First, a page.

I’ve been reviewing cars for about five years. And if I’ve learned anything after driving more than 200 vehicles, it’s that every manufacturer has a terminology “spin” for what it believes is its revolutionary automotive technology.
Some of the parlance is clever and represents great innovation; Other descriptions are shameless, meaningless hype.
Regardless, with the admission that I’m a minimalist, I think it’s fair to say some manufacturers’ equipment offerings have reached critical mass or perhaps exceeded it.
In short, some cars have too much stuff, some of which just doesn’t work well. Hypersensitive electronic sensors, rear view navigation systems with blurry visual quality and inefficient braking systems all come to mind.
Yet, two items stand out among as the best of the worthwhile technology wonders.
Neither feature is likely to impress engineering wizards or car buffs. But I think every car would be better if it featured satellite radio and a voice-command navigation system.
One of my recent weekly test drives, a 2007 Chevrolet HHR, offered both. The retro wagon’s appearance, styled after the 1950s Chevrolet Suburban, attracted attention. But the car’s exterior color, “sunburst metallic orange” garnered even more stares and comments.
But what I liked about the car most is that it featured XM satellite radio and the new OnStar “turn-by-turn navigation system.
Satellite radio is available on an increasing number of vehicles, and for me it’s now a disappointment when it’s not available. The vast music, news and sports channels are ideal for long drives. And satellite radio is also an great way to eliminate the annoyance of commercial overload on AM/FM]]> channels.
The new OnStar system, available on select 2006 General Motors’ cars and most 2007 editions, features both a digital display and voice command for directions.
During my week with the HHR, the OnStar system, called “Turn-By-Turn Navigation,” worked well. Its ease-of-use functionality was impressive, even for someone who appreciates the motto: “The fewer the gadgets, the better.”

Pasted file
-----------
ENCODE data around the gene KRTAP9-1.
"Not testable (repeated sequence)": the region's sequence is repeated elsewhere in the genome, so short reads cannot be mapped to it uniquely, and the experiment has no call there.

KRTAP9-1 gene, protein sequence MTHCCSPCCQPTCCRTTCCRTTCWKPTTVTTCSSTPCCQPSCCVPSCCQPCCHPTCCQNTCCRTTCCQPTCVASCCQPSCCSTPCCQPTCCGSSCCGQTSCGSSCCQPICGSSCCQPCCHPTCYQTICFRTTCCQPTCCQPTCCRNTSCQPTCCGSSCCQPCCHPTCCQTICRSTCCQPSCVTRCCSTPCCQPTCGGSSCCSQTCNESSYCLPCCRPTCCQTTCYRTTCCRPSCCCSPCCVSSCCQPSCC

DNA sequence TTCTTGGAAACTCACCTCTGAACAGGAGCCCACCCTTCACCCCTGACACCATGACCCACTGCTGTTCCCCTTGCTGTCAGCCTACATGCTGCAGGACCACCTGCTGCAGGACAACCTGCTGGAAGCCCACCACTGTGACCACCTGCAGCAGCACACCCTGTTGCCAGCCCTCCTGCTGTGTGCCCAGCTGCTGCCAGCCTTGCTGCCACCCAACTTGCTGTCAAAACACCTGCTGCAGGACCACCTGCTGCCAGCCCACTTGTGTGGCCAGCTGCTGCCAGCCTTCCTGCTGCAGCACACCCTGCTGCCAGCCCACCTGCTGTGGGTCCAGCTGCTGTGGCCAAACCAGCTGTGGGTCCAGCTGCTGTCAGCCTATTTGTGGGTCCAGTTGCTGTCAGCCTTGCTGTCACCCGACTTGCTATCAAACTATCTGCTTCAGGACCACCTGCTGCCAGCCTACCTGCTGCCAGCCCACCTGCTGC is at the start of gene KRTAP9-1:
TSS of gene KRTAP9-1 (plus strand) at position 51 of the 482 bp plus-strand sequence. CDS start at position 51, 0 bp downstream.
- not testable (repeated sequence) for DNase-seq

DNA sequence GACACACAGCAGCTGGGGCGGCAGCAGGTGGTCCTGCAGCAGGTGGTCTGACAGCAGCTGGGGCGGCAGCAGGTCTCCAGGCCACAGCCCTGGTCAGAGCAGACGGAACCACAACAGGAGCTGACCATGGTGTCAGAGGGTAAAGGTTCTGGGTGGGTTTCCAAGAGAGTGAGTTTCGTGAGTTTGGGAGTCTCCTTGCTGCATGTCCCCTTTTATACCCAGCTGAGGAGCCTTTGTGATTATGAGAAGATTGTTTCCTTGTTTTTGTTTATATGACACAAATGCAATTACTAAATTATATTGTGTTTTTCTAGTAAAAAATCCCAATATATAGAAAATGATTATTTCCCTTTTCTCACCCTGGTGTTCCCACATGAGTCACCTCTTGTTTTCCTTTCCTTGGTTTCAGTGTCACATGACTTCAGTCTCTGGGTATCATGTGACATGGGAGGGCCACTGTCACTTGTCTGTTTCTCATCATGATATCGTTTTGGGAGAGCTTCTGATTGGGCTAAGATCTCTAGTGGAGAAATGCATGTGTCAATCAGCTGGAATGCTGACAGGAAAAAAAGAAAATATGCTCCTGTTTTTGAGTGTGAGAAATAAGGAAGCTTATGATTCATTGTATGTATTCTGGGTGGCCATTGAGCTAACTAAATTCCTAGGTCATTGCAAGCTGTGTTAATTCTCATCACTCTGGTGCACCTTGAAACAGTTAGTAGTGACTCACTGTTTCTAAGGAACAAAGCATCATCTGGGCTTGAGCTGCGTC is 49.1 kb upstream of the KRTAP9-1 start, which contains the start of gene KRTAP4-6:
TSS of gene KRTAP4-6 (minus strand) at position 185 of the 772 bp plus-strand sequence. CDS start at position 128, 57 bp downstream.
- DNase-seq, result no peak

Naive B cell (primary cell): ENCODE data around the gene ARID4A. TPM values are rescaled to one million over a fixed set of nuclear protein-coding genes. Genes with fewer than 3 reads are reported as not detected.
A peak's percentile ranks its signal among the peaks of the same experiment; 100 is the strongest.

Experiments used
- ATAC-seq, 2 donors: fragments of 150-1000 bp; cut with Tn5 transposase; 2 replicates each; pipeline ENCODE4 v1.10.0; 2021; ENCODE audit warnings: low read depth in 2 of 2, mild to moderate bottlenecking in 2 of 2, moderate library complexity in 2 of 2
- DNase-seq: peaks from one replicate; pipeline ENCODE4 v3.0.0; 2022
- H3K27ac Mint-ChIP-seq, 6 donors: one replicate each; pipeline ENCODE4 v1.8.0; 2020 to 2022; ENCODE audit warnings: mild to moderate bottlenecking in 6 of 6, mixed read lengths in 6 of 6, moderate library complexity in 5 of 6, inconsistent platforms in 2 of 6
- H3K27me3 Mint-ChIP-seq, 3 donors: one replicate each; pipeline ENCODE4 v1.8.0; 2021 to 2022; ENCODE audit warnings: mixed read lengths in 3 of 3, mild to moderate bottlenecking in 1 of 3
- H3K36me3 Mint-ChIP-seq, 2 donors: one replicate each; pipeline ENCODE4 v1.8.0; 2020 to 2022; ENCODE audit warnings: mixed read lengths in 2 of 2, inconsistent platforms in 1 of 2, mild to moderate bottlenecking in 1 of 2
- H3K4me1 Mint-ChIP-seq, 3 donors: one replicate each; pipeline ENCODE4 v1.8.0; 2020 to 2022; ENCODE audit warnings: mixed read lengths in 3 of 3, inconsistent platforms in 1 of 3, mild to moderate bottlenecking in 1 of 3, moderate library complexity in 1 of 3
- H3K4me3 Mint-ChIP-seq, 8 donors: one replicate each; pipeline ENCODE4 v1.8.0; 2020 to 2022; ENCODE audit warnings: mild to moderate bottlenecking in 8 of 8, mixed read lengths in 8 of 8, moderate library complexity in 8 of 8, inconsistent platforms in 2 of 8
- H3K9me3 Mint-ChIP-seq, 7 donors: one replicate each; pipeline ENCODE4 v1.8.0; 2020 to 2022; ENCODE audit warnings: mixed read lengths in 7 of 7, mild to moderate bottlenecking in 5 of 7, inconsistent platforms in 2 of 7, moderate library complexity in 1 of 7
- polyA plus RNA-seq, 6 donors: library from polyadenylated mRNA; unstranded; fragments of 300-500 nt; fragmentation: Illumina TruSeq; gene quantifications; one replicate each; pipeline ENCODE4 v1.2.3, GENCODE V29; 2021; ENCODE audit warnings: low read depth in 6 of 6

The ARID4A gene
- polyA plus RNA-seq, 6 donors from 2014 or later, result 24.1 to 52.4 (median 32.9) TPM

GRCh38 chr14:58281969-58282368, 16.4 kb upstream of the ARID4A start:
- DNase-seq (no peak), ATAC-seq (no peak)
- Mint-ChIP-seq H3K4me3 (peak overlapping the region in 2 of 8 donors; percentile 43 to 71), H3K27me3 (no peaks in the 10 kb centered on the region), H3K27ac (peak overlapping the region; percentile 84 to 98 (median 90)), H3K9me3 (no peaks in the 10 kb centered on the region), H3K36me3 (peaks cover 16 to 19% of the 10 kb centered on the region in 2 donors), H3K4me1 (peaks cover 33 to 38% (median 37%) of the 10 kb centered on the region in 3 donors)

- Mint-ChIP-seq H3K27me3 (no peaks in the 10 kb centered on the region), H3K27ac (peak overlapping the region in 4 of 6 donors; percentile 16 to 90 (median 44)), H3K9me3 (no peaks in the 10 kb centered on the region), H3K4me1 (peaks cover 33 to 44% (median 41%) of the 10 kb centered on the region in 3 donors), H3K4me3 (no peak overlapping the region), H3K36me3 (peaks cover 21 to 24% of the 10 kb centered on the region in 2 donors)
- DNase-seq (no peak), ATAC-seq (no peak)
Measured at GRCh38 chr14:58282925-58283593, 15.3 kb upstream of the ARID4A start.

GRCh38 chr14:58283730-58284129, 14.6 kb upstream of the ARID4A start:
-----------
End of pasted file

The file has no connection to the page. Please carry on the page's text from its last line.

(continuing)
The new OnStar system works in four steps:
1. When seeking directions, push the blue OnStar button on the rearview mirror and wait for a connection to an OnStar advisor.
2. Tell the OnStar advisor where you need to go. Turn-by-turn directions are sent to your vehicle and appear on a digital display on the radio face.
3. Directions are also then provided via audio, the volume of which is determined with the radio volume control.
4. Arrive at your destination, push the OnStar button.
My tests of the system were to destinations to which I already knew directions. I didn’t arrive at every destination exactly accordingly to the countdown mileage distance via the satellite information, but it was close. And there was a slight delay the first time I used the feature as well as a slight new user’s learning curve.
But generally, the system worked well and the OnStar advisors I spoke with were prompt and professional.
In addition to the “Turn-by-Turn” feature, the new OnStar system also offers: vehicle diagnostics, emergency services, stolen vehicle location assistance, remote door lock, automatic deployment of airbags, handsfree telephone calls, roadside assistance, remote horn and lights, ride assist and an advisor information and convenience services.
Of course, XM satellite and the OnStar systems are not free. In m y HHR, the one-year OnStar “Safe & Sound was priced at $695 and the XM radio option was $199 for a year with an additional three free months.
Nevertheless, for a car buyer considering option packages, XM satellite radio and the new OnStar system warrant serious attention.